Imagine your loved one going missing. Then imagine battling to save the home you share and watching the life you hope they will return to fall apart.

As part of Missing Rights, we are campaigning for a system of guardianship to be introduced so that families can apply for the legal right to manage a missing loved one's affairs whilst they are away.

Without the legal authority to act on a missing relative's behalf, families can struggle to engage institutions and keep their relative's affairs in order. From banking, mortgages and insurance, to benefits and dealing with utilities, families report various problems and, in the worst cases, the missing person's finances may be damaged beyond repair and homes may be lost.

Details of the campaign can be found in this section, and our policy briefing on guardianship can be found on our policy page. If you are a family looking to deal with a missing loved one's affairs, please see our guidance for families of missing people.

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The government have now confirmed that the guardianship legislation will be enacted in July 2019. A full 27 months after the bill was given Royal Assent in April 2017, at which time the Government suggested that the necessary steps would be taken to bring the law into force one year later, with any delays kept to an “absolute minimum”.

At present, when someone goes missing, their family has no legal right to step in and manage their affairs. As a result, they are forced to watch as their loved one’s bank accounts get drained by direct debits, as bills go unpaid and, in some cases, as they lose their home. The new legislation will allow families or friends to make an application to become a legal guardian for a person’s affairs while they are missing. This will mean they can manage their finances and ensure their dependents are looked after.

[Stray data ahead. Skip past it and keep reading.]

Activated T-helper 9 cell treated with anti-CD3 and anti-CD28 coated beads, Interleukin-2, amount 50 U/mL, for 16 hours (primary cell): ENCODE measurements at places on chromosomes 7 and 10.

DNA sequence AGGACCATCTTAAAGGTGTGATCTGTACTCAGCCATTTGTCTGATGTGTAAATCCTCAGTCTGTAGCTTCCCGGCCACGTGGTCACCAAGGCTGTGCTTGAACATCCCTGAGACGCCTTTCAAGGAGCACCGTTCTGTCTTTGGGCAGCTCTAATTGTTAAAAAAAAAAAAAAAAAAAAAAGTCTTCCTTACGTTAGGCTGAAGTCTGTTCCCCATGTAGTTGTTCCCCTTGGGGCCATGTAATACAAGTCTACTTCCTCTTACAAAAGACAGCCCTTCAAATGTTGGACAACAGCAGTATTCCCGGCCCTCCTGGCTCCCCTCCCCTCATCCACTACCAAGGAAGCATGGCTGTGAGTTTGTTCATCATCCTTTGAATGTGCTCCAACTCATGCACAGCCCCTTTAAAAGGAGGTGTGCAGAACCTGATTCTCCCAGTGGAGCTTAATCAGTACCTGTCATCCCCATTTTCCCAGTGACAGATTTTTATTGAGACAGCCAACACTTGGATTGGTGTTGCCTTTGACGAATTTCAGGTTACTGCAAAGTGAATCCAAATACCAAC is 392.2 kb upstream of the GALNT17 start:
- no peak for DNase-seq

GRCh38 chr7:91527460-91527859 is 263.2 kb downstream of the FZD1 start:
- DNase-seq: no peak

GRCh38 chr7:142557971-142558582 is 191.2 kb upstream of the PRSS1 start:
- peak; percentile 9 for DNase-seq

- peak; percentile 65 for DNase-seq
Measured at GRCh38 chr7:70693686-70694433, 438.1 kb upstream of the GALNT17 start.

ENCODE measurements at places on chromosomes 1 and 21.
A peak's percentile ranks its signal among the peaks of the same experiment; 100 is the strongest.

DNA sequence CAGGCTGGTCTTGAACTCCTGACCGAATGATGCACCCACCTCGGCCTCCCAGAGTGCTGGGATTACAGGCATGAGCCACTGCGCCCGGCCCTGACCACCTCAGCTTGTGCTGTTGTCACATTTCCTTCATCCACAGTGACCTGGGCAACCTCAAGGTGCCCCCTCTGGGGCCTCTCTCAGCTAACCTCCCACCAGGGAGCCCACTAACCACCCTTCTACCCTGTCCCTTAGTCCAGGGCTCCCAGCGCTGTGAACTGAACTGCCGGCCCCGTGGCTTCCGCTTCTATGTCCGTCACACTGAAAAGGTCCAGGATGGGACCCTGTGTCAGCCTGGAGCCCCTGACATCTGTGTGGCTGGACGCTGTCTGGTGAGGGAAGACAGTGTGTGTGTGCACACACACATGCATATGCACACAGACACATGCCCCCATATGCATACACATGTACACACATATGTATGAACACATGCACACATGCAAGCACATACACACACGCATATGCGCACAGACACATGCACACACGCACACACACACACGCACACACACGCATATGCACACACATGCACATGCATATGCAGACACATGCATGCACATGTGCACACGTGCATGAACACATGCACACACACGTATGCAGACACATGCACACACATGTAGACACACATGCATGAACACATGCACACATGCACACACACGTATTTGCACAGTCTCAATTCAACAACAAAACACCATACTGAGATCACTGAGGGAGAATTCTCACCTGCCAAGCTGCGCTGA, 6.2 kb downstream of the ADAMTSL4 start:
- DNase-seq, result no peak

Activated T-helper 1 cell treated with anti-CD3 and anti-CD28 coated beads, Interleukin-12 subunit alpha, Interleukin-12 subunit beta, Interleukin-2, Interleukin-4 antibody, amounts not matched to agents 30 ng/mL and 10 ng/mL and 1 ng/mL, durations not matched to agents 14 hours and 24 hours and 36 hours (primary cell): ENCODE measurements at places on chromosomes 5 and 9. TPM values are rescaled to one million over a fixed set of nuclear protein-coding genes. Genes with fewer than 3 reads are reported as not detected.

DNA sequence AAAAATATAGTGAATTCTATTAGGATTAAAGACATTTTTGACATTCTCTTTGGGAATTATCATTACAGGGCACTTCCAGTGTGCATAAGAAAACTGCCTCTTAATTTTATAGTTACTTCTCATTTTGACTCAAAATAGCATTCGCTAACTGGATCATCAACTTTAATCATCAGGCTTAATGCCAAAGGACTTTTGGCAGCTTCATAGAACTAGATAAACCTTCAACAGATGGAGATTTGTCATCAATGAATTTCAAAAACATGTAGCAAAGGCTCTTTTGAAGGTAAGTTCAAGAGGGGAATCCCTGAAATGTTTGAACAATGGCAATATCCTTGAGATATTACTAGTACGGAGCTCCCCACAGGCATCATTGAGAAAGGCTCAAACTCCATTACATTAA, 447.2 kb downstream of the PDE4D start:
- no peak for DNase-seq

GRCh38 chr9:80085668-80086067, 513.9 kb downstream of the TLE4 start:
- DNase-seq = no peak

This further delay leaves thousands of families who desperately need this legislation in limbo. People who had hoped to finally be able to manage their loved one’s affairs are forced to continue to watch their finances fall apart. Tragically in the coming months more people will go missing and new families will be faced with financial and legal hardship that they have no legal framework to manage.

One relative of a missing person said:

They are now repossessing his house and there’s nothing we can do. I was working on the basis of the new guardianship coming in in May 2018 but now we just don’t know.

The only people who have been helpful are the people repossessing the house. They allowed a friend in to collect some photos and other personal items, just things that we wanted to keep. We were lucky to get them and be able to keep them safe.

Peter Lawrence, father of Claudia who has been missing since 2009 said:

“Over 2,500 families have been struggling to cope because a family member is missing and nothing can be done about their financial affairs, such as mortgages, insurances, investments. Great financial hardship is caused to many such families as a result. It has taken 6 years of campaigning to achieve legislation to deal with this problem, but although Ministers said the legislation would be in force by now, they now tell us that it may be yet another year. That means another year of financial hardship and extreme worry at a time when people are at their lowest ebb emotionally. The additional delay is inexcusable.”

You can join the campaign to ensure that guardianship is reprioritised by emailing your MP. Letting your MP know that you care about guardianship, and asking them to contact the Ministry of Justice ensures that the decision makers realise how important it is to give this support to families of missing people. You can find your MPs email address here.

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